Coilover Shocks - Build your own

Chassis and suspension of whatever design

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Re: Coilover Shocks - Build your own

Postby Wynand on Tue May 01, 2012 7:43 pm

Garreth, Im just an amateur with a lathe trying to save a buck and I believe there are many more capable persons on the board that can give you much better advice, but I will give you a few tips that work.

First of all your tip must be grind to 60 degree for metric thread. Very important to set the toolpost at 29.5 degrees to material and align the cutting tool perpendicular to workpiece. When the feed is engaged, it will cause the bit to cut on the leading edge and trailing edge free - much cleaner cut and less stress on tool-bit than having both sides of tip cutting simultaneously causing rough cut and even breaking tool-tip.
Although this is very amateurish, ignore the thread dial gauge and best NOT to disengage the feed at the end of cut, rather reverse after taking bit off thread and when ready for next cut, feed a bit more, forward the feed and presto, automatically picks up the thread again - do same until thread is finished. Rather have a few runs than trying to cut to deep at a go. I used 140 rpm for cutting the threads.

For nuts I threaded a long piece of ally enough for four nuts., machined the collar to align/hold spring, marked (grooved) the adjusting pegs centerline, and part off, and repeat procedure for other nuts.

I also planned to use Mini shocks but the distance between the shock brackets centres on my chassis at ride height is 330mm and still need travel for bumps - the Beetle ones are 390mm extended and at ride height about smack in the middle of shock travel 8)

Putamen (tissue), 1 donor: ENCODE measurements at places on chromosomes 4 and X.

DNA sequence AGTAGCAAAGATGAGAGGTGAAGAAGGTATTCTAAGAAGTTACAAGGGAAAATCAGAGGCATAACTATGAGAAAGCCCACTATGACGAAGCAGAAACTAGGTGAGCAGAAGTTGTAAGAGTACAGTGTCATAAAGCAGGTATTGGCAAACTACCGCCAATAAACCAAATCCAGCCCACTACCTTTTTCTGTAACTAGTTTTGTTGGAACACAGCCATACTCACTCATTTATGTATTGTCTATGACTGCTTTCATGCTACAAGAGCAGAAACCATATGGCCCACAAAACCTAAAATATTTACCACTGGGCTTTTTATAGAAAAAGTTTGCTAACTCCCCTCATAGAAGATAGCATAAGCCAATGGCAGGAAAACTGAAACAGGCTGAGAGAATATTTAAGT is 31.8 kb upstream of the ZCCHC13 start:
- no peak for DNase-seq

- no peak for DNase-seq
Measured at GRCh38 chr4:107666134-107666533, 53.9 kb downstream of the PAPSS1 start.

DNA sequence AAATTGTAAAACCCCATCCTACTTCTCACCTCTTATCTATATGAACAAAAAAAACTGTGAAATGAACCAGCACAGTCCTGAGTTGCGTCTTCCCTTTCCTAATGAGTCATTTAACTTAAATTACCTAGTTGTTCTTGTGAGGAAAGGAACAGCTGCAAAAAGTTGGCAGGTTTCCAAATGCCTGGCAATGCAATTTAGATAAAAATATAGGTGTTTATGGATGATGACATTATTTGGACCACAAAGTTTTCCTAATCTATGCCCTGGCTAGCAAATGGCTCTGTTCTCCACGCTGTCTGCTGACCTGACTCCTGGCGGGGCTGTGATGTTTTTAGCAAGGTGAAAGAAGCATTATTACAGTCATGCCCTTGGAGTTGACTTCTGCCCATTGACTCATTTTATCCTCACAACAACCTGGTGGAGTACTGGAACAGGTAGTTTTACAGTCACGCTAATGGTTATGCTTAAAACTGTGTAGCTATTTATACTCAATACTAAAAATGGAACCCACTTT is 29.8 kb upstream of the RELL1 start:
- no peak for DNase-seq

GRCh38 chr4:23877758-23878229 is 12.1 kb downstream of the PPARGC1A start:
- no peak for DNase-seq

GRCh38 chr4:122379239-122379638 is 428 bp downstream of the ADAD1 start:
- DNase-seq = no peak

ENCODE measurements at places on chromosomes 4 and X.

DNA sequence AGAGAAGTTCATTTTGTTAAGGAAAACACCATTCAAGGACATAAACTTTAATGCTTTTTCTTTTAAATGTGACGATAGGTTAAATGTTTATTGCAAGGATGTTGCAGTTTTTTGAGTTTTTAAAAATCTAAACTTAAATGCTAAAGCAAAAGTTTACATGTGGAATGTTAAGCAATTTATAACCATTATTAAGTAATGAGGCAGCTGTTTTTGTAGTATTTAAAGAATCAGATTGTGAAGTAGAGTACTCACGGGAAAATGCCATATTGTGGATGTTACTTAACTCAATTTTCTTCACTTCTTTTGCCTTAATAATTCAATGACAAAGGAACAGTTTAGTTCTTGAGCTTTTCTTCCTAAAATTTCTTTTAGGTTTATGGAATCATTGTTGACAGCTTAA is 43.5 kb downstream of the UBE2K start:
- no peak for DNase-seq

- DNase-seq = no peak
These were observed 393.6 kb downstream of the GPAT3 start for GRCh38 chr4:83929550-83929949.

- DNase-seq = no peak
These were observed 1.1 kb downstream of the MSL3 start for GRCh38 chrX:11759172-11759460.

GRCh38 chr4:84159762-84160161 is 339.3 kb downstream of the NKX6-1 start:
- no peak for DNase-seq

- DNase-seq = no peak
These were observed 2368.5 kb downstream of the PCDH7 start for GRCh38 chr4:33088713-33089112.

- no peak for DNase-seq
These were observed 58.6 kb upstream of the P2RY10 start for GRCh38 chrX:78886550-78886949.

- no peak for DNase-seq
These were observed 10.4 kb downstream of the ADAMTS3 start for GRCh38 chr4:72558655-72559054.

I have also designed for the use of locking C-rings, is there any reason in particular you haven't gone this route?


I assume you are talking about Cir-clips or snap-rings. To use that one need to cut a groove at least 0.80mm deep and the Gabriel shock casing wall thickness is only 1.0mm thick, and to top it, not always perfect round to groove. Thus my reason to form roll a groove for ally locking shells - much larger contact area and therefor much stronger.
Last edited by Wynand on Thu May 03, 2012 1:05 pm, edited 1 time in total.
Wynand
Webpage: http://5psi.net
Car: McSorley 442E chassis
2.0l Ford Pinto with ZX9 bike carbs
Lightened flywheel, camjob, 4-2-1 exh
5 Speed Ford type 9 g/box
IRS - 3.7:1 diff ratio
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Re: Coilover Shocks - Build your own

Postby ross on Wed May 02, 2012 7:50 am

Hi Gareth,
Google "thread cutting in a lathe" you'll be directed to lots of sites, mainly amature but in credibly informative. One of my favourites is www.gadgetbuilder.com.
Locost chassis with Toyota 20 valve blacktop and T50 box.
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Re: Coilover Shocks - Build your own

Postby Garreth on Wed May 02, 2012 8:50 am

Thanks for the help :)
I am in a lecture right now haha so will look I into it tonight.

Cheers
Completed 1.6L 20V ST
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Re: Coilover Shocks - Build your own

Postby Wynand on Thu May 03, 2012 1:01 pm

With the poor service from the local spring agent in town, I cancelled my order and contacted a spring manufacturer in Boksburg directly and was quoted R125 ex Vat for a 250lbs/inch spring with 215 free length and 60mm ID. The rear springs are same but with 190lbs/inch ratio and cost R110 ex Vat totaling R535 incl. Needless to say I ordered.